Artistic: documentation of artwork, small-scale reproduction
Biometrics: made-to-order clothing, anthropometric studies, consumer portrait sculpture, human simulation, human factors studies
Graphics: virtual and augmented reality, digitizing animation models, video-conferencing
Industrial: surface inspection, metrology, reverse engineering, alignment of large machinery, underwater imaging of oil rigs, cables, and ships, model recreation, non-destructive testing
Medical: wound measurement, fitting of prosthetics and orthotics, planning and documentation of reconstructive surgery, aligning patients for radiation oncology
Military: facility surveying, estimation of movement, driver enhanced vision, site security
Robotics: pose estimation, control, navigation, collision avoidance
Scientific: particle characterization, biological specimen measurement, geological feature measurement, neurobiological measurements
Television and Movies: replacement for chroma key, virtual backgrounds, virtual characters, three-dimensional freeze frame
It will be clear to one skilled in the art that the above embodiments may be altered in many ways without departing from the scope of the invention. For example, while traditional visible light applications use triangulation, it is straightforward to use radiation sources that are not delivered in a straight line from the projector to the scene. Similarly, the reflected radiation does not need to travel in a straight line to the detector. Provided that the path of travel is known, straightforward geometric calculations can be made to compute ranges. In addition, the present invention may easily be extended to multiple cameras or multiple projectors, as shown in FIG. 13. It is well known that triangulation-based methods generate shadows, preventing depth calculations of the shadowed regions. Multiple projectors can be used to compensate for shadows generated by one projector. Using only a single projector 120, region 124 is shadowed, and no information about this region can be obtained. Similarly, using only projector 122, region 126 is shadowed. By using both projectors 120 and 122 projecting the same patterns, only the much smaller region 128 is shadowed, and a much more comprehensive range image can be obtained. Similarly, multiple cameras can be used to allow greater precision or to estimate surface reflectivity. One possible approach to estimating surface reflectivity is shown in FIG. 14. Each of two image detectors 130 and 132 is equipped with a different narrow-band-pass filter 134 and 136. A single captured image is provided to detectors 130 and 132 through a beam splitter 138. Two projectors 140 and 142 contain two different single-frequency or narrow-band frequency wavelength sources, corresponding to the wavelengths of filters 134 and 136. Projector 140 projects patterns, while projector 142 projects constant, uniform illumination. The measured ratio of the intensity of the reflected pattern to the intensity of the reflected constant illumination can be used to compensate for surface reflectance. Multiple cameras can also be used to combine stereo vision methods with the present invention, particularly in cases where high surface texture makes the pattern feature correspondence identification difficult.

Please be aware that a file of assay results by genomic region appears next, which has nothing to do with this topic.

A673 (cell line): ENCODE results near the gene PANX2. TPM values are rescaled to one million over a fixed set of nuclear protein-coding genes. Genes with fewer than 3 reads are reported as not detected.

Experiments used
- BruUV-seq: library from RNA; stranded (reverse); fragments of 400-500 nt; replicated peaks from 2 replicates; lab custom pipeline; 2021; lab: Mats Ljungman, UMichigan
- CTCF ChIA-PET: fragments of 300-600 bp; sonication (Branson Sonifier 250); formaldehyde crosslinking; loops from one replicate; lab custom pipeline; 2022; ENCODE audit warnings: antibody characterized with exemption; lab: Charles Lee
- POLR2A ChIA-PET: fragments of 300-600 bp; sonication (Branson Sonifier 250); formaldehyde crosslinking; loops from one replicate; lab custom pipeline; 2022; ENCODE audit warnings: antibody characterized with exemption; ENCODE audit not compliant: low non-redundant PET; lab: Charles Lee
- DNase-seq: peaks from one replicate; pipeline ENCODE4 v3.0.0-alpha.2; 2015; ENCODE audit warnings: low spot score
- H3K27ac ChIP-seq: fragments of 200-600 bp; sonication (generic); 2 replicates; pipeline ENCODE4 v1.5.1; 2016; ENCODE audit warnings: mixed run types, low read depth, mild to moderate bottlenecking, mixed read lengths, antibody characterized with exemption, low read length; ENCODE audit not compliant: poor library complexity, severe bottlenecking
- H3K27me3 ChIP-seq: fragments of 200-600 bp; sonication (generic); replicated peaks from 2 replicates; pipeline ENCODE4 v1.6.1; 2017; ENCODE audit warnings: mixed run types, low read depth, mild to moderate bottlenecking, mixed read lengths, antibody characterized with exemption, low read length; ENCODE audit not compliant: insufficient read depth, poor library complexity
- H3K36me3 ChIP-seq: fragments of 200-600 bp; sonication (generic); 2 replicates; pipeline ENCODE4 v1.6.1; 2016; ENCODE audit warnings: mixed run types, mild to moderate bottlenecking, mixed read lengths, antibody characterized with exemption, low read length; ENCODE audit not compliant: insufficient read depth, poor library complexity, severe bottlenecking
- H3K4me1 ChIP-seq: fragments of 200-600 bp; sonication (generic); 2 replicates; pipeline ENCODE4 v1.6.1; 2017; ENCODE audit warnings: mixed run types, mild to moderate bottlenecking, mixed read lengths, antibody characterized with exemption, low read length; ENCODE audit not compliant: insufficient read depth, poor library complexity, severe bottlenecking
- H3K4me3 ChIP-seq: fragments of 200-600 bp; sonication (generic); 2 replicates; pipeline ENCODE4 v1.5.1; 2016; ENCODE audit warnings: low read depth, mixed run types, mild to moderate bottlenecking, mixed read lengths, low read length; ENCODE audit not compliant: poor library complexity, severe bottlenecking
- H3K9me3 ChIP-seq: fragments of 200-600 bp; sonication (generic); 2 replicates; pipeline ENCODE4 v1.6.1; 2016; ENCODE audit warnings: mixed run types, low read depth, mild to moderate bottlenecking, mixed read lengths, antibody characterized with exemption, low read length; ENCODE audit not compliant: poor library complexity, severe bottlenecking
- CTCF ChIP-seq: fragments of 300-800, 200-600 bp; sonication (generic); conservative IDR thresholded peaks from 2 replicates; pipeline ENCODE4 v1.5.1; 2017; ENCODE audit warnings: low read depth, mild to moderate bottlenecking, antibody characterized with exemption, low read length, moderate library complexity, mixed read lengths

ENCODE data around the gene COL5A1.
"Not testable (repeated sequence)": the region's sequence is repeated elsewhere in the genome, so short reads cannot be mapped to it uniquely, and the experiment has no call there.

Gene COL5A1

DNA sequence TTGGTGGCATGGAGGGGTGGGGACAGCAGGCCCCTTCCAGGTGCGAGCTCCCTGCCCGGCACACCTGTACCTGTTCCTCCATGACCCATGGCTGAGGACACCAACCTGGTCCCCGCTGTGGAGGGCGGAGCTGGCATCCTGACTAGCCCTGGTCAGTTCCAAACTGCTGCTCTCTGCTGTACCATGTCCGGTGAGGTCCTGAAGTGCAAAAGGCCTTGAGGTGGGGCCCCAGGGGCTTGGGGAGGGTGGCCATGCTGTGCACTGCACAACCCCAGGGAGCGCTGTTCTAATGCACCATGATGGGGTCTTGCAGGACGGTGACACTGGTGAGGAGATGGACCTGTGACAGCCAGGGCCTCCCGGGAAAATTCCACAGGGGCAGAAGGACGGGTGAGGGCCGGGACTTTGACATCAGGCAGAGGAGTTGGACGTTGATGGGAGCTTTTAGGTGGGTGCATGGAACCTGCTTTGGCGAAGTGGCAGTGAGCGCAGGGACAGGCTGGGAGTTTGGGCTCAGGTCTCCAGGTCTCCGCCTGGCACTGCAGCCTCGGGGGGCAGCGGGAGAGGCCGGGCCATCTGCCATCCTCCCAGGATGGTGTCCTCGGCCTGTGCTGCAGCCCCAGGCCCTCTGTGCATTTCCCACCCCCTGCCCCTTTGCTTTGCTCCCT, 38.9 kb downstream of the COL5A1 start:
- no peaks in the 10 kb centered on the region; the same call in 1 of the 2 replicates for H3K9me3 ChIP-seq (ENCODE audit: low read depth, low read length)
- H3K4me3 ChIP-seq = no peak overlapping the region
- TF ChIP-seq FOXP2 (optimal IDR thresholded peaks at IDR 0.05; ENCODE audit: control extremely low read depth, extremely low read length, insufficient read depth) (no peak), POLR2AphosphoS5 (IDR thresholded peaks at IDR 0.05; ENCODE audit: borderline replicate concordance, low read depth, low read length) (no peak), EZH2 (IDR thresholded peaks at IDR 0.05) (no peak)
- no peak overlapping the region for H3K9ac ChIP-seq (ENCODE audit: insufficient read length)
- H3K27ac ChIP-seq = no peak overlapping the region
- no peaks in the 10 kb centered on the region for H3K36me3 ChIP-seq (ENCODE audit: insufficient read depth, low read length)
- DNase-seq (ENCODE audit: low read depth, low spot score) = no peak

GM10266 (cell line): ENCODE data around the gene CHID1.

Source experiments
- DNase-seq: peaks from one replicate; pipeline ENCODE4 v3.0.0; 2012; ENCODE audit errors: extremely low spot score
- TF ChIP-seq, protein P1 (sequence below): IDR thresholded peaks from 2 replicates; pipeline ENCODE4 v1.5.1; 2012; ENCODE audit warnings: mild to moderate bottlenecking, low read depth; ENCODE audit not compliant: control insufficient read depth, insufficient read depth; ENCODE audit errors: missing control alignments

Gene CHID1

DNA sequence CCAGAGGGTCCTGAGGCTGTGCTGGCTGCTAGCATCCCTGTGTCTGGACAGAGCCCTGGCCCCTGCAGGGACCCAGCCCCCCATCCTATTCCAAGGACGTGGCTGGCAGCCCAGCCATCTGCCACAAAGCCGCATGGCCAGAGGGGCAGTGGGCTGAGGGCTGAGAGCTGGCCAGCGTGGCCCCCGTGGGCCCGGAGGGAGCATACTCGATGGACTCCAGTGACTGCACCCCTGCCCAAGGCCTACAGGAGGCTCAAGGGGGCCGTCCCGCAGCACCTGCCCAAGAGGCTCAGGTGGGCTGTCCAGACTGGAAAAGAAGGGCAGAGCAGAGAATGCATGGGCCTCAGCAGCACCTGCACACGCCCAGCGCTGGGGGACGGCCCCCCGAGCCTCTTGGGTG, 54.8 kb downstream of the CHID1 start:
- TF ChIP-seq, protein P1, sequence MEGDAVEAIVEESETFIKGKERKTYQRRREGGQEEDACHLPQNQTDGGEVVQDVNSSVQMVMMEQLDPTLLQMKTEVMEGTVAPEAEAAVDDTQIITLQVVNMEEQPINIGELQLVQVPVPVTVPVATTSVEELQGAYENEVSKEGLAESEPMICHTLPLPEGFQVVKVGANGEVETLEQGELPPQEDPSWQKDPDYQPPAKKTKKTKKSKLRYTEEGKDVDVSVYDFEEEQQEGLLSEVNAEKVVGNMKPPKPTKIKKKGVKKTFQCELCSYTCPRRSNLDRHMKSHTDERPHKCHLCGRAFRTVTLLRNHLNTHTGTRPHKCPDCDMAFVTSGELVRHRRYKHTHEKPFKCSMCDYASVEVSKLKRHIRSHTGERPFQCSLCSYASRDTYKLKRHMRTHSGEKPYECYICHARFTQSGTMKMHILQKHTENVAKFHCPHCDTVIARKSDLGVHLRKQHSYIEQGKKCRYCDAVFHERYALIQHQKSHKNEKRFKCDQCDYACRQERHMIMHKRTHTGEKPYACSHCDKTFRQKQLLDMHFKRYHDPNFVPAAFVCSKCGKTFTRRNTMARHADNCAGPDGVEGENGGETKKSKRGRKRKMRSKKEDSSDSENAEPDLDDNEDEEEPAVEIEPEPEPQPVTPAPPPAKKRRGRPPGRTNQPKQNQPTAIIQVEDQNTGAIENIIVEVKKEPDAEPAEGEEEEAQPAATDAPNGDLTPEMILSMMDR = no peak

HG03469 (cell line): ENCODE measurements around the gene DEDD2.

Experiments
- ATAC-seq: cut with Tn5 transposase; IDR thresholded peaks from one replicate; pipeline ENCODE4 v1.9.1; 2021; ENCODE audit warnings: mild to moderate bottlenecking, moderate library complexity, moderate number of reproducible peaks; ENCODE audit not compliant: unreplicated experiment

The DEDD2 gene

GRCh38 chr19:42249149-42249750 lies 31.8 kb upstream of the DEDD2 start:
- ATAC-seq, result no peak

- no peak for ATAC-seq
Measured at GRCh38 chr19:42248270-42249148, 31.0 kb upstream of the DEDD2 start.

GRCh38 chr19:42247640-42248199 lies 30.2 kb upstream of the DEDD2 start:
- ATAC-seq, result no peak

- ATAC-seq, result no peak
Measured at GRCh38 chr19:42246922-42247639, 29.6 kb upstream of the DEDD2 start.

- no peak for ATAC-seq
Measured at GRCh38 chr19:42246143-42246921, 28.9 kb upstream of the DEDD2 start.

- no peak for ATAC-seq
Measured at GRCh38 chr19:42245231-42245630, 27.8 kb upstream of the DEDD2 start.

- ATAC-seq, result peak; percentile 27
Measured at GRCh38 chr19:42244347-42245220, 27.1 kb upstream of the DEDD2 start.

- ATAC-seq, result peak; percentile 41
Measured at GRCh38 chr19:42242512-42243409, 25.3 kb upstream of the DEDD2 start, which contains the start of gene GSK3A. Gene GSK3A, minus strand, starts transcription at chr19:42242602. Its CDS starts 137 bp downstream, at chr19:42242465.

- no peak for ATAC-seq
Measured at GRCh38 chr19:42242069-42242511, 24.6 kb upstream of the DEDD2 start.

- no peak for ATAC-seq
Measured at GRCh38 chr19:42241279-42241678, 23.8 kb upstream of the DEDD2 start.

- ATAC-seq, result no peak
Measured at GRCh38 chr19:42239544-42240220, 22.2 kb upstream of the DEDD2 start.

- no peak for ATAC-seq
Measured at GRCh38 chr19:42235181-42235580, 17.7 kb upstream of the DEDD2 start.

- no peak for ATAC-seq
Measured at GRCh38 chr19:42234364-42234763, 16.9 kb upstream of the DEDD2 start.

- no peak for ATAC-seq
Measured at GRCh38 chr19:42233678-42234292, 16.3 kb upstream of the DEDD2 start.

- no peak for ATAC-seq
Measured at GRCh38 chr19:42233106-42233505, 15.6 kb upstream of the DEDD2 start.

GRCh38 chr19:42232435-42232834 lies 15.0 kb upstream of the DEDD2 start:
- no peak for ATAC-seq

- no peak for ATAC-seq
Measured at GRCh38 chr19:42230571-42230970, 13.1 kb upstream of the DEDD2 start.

It is important to note that while the present invention has been described in the context of a fully functional range scanning system and method, those skilled in the art will appreciate that the mechanism of the present invention is capable of being distributed in the form of a computer readable medium of instructions in a variety of forms, and that the present invention applies equally regardless of the particular type of signal bearing media or program storage device used actually to carry out the distribution. Examples of computer readable media include: recordable type media such as floppy disks and CD-ROMs and transmission type media such as digital and analog communication links. The instructions control processing of data received from the image detector and can also control pattern projection. The instructions can be in one or a number of distinct computer programs and can be stored in different computers. Accordingly, the scope of the invention should be determined by the following claims and their legal equivalents.
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|Clasificación de EE.UU.||382/106, 356/3, 382/107|
|Clasificación internacional||G01C3/00, G01B11/25|
|Clasificación cooperativa||G01B11/25, G06T7/521, G01C3/00|
|Clasificación europea||G06T7/00R3, G01C3/00, G01B11/25|
|31 Dic 2007||REMI||Maintenance fee reminder mailed|
|22 Jun 2008||LAPS||Lapse for failure to pay maintenance fees|
|12 Ago 2008||FP||Expired due to failure to pay maintenance fee|
Effective date: 20080622